There is much uncertainty due to the COVID-19 pandemic. A result of this uncertainty has been changes to guidance and treatment of plan transactions, which has forced many of our clients to review and alter their control environments. We have provided our current understanding of the guidance the IRS has provided for the treatment surrounding distributions, specifically RMDs and coronavirus-related distributions. If you and your team have any additional questions specific to your organization or plan, please contact us

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Impacts of the CARES Act on employee benefit plan distributions

Read this if your senior living facility is receiving Medicare payments.

A year ago the senior living industry was challenged with the transition to the Patient-Driven Payment Model (PDPM). In the months leading up to the implementation of PDPM providers prepared for new regulations, conducted employee training, and forecasted financial performance. By all accounts the implementation of PDPM went off with very few glitches. 

That all changed in the beginning of 2020 when the coronavirus (COVID-19) pandemic upended the industry and Medicare occupancy levels diminished. COVID-19 overturned the way providers were providing care at their facilities. Providers have seen a decrease in utilization of therapy services and an increase in medical management cases. Providers anticipated delivering more concurrent physical therapy, which has become impossible with COVID-19. We understand how demanding COVID-19 related change management has been for skilled nursing facilities, and want to help you re-focus your attention on the critical tasks and procedures driving your Medicare reimbursement.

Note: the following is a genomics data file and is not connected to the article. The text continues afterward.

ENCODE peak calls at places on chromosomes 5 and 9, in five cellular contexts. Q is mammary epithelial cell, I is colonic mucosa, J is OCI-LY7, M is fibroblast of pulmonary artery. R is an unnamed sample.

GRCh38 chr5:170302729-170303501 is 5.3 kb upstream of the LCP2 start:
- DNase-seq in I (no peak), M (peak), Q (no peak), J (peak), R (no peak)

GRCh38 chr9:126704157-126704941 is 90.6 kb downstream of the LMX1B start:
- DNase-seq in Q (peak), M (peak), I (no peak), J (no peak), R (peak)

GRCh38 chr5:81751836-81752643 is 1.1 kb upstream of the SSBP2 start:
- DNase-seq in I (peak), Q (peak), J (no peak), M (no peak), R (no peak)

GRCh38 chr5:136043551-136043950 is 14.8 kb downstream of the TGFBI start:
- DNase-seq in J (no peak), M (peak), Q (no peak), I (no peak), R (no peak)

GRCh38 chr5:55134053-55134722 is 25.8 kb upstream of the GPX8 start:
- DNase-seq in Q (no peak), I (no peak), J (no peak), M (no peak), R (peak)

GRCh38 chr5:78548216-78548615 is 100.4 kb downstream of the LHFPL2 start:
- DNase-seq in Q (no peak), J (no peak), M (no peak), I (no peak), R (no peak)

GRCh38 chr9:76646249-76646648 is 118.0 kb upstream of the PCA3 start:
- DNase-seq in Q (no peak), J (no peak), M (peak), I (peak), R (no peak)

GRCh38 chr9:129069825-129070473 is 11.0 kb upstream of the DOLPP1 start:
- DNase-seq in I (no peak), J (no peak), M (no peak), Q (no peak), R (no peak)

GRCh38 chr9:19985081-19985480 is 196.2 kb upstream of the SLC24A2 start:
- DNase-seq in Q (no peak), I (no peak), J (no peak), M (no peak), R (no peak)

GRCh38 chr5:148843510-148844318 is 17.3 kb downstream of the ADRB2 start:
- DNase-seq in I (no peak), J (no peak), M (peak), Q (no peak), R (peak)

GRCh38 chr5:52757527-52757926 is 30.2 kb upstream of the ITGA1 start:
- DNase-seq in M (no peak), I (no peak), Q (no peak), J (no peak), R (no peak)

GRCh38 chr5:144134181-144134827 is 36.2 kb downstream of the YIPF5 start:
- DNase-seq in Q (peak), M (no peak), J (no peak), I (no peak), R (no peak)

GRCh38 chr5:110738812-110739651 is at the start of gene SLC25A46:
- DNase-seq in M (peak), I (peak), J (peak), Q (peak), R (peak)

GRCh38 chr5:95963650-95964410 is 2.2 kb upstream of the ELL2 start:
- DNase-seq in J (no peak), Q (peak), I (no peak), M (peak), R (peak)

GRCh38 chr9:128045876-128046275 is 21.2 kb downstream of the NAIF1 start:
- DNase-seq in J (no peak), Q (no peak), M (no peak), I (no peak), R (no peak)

New federal fiscal year, new rates

The Medicare Final Rule for fiscal year 2021 did not contain any major policy changes to PDPM but did contain routine updates to coding and Medicare billing rates effective October 1, 2020. After changing Medicare billing rates, you should test your system by carefully reviewing a remittance advice and the accounts receivable report for October service dates. Look for any balances, big or small, to help ensure billing rates and contractuals are correct for all payers following Medicare rules. Note: